Northland Regional Council staff taking part in an exercise on a fictional oil spill from a commercial fishing vessel running aground on a rock in the Tūtūkākā Harbour last week.
Oil spill exercise
Two dozen Northland Regional Council staff have taken part in a practical exercise based around a fictional oil spill from a commercial fishing vessel running aground on a rock in the Tūtūkākā Harbour. Exercise Red Rock Tūtūkākā saw council staff – watched over by an observer from Maritime New Zealand – mobilise, set up an Emergency Operations Centre and take to the water in two boats as part of last Thursday’s response. Oil spill exercises are an important way for those who respond to real spills to keep their skills sharp. The latest exercise had been based on a commercial fishing boat becoming badly damaged after running aground on Tūtūkākā Harbour’s Red Rock, spilling lubricating oil from a 900-litre container on deck. The make-believe vessel also had seven tonnes of fuel in its tanks and held 200 litres of hydraulic oil for its hydraulic system.
One hurt in serious crash
One person has been seriously injured in a single-vehicle crash in Northland. The crash happened at about 3.20 pm yesterday on Paparoa-Oakleigh Road at Mareretu, north of Paparoa. Police said there were two people in the vehicle and one was seriously injured.
Smoke alarms warning
Fire and Emergency New Zealand is urging people to take home fire safety seriously after four people were injured in a house fire in Northland early Saturday morning. Group manager Wayne Martin said a parent and three children received burns in the fire on the outskirts of Kaikohe. They did not get early warning of the fire because there were no working smoke alarms in the house. “This shows the importance of having working smoke alarms in every home. Every whānau and household needs to have an escape plan for their home, and make sure everyone knows what to do in the case of fire. That includes getting out quickly, going to the pre-arranged safe meeting place, and not trying to go back inside.” After escaping their home, the family sought help from neighbours some distance away, and four fire crews from Kaikohe, Ōkaihau and Kawakawa battled to save the house, but it was already well ablaze when they arrived about 10 minutes after being alerted. Martin said the fire was devastating for the whānau involved, and he hoped to save others from suffering the same traumatic experience.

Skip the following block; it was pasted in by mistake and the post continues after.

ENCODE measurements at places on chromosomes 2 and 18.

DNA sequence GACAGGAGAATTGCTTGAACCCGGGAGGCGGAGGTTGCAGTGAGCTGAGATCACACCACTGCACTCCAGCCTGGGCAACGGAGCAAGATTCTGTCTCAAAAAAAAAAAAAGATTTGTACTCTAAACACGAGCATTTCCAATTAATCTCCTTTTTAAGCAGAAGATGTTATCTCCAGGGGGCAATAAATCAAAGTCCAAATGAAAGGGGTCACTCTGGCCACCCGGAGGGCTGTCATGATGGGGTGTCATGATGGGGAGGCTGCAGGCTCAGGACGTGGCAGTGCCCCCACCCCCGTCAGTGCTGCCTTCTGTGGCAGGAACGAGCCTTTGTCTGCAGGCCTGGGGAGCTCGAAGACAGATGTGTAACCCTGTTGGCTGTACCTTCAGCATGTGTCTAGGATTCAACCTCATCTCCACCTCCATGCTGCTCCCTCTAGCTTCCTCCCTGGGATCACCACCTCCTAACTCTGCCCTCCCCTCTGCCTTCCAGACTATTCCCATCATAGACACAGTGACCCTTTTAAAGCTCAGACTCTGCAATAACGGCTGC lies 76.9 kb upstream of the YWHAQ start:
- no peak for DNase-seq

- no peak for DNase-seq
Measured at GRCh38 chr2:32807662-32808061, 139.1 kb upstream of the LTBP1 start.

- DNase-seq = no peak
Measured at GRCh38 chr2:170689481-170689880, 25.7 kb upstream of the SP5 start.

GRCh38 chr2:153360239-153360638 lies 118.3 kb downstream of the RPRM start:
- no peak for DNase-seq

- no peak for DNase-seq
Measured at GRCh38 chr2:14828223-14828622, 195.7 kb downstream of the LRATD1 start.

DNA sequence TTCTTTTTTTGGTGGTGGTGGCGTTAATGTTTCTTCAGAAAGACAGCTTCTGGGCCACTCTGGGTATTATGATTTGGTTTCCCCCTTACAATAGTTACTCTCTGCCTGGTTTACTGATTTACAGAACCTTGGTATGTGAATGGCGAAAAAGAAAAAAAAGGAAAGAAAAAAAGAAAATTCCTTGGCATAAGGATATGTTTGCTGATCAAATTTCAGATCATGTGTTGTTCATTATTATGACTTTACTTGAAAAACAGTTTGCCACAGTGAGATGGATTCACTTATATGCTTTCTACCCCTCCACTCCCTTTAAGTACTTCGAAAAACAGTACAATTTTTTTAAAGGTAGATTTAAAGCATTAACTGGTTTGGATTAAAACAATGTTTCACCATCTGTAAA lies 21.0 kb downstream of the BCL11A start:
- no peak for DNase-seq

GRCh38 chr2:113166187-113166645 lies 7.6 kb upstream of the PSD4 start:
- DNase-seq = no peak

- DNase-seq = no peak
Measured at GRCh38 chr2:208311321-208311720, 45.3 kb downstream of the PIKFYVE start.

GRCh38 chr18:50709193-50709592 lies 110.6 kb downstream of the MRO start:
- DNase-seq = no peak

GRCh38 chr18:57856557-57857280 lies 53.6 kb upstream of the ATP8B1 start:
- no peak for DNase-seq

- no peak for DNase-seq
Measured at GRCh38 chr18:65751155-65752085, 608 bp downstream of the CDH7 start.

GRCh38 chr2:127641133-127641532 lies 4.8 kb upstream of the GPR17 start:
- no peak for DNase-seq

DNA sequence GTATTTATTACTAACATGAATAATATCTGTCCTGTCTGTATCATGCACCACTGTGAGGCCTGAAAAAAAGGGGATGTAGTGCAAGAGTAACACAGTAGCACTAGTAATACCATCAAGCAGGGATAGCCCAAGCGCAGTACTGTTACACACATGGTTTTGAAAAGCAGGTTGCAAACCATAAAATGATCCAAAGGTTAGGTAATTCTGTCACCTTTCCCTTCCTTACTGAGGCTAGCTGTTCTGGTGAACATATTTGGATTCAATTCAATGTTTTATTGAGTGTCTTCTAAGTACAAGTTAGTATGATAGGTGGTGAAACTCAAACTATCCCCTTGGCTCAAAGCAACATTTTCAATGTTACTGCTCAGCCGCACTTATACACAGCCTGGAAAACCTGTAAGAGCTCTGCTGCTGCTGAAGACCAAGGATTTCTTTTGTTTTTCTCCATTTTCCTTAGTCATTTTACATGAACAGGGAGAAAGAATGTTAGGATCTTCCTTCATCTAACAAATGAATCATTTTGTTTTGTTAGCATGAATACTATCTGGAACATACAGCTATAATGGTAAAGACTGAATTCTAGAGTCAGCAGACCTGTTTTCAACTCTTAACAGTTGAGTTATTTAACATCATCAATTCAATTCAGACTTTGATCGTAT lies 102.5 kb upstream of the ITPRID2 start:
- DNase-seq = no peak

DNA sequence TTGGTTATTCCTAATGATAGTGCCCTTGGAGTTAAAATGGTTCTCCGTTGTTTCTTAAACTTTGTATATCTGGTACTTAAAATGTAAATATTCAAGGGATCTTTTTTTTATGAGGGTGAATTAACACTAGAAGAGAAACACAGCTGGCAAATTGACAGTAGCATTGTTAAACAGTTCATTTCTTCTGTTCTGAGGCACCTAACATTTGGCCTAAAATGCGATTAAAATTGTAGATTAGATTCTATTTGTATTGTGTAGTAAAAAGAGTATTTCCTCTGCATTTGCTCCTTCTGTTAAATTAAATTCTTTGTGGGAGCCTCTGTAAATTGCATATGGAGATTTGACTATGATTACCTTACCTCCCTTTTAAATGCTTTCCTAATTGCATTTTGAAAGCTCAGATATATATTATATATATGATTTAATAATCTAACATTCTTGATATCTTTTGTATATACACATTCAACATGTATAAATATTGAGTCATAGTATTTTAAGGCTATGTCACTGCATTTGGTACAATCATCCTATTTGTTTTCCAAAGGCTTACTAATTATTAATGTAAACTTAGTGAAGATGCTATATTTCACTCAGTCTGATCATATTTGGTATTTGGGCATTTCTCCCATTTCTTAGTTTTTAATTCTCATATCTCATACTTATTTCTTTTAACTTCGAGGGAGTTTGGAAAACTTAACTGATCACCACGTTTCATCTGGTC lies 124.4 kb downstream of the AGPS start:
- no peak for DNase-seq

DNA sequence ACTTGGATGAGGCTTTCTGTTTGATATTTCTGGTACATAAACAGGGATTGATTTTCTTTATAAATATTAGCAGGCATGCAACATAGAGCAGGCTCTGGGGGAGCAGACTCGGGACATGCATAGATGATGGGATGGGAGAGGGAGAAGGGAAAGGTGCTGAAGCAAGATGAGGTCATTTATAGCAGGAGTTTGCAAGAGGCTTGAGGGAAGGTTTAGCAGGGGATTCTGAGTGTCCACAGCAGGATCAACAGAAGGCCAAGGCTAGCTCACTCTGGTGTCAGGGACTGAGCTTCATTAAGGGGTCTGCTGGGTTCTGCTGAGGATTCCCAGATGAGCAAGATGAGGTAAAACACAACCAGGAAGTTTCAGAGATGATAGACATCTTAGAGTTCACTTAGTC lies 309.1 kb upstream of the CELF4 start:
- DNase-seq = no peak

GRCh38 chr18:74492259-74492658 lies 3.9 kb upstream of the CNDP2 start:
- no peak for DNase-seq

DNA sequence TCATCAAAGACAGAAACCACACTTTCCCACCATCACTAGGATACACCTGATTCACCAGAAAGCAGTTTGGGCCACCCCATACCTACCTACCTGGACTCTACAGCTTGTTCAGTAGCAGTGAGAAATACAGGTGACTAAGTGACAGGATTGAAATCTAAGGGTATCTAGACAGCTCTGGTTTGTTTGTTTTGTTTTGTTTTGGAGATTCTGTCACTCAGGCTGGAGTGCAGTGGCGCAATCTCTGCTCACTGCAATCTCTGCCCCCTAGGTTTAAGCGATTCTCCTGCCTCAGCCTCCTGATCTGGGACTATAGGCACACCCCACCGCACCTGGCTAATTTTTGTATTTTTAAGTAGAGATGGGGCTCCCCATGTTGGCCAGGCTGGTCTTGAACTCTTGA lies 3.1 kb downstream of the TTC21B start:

Free festival for Youth Week
A free youth event with live music, entertainment and activities will be held in Whangārei in May to help celebrate Youth Week. The Puāwai Taiohi Wellbeing Festival will be held at Pūtahi Park, at Whangārei Town Basin on Saturday, May 20, from 11am to 2pm. Organisers said the idea for the festival was spawned at an Inspiring Stories Youth Summit held in Whangārei last November. A group of taiohi (youth) pitched the idea to host a festival to encourage their peers to find passions and opportunities in their local area in a safe, and fun way. The youth were feeling disheartened at how many of their peers have a disconnect from their community. There will also be information about health and wellness services in Whangārei that are available to support young people.
Trail needs support
Te Araroa Northland Trust is seeking trustees to join a small, high-energy team devoted to being kaitiaki (guardians) and champions of the long pathway of New Zealand. Valued skills include basic building or landscaping, and financial or fundraising experience for charitable organisations. Those based near Kerikeri, Puketī Forest, Mangamuka, Ōmāhuta, Kaitāia, Ahipara, and Herekino may benefit from proximity, but all are welcome to help facilitate an outstanding experience for walkers. To learn more, contact William Fuller on 0277147845 or firstname.lastname@example.org.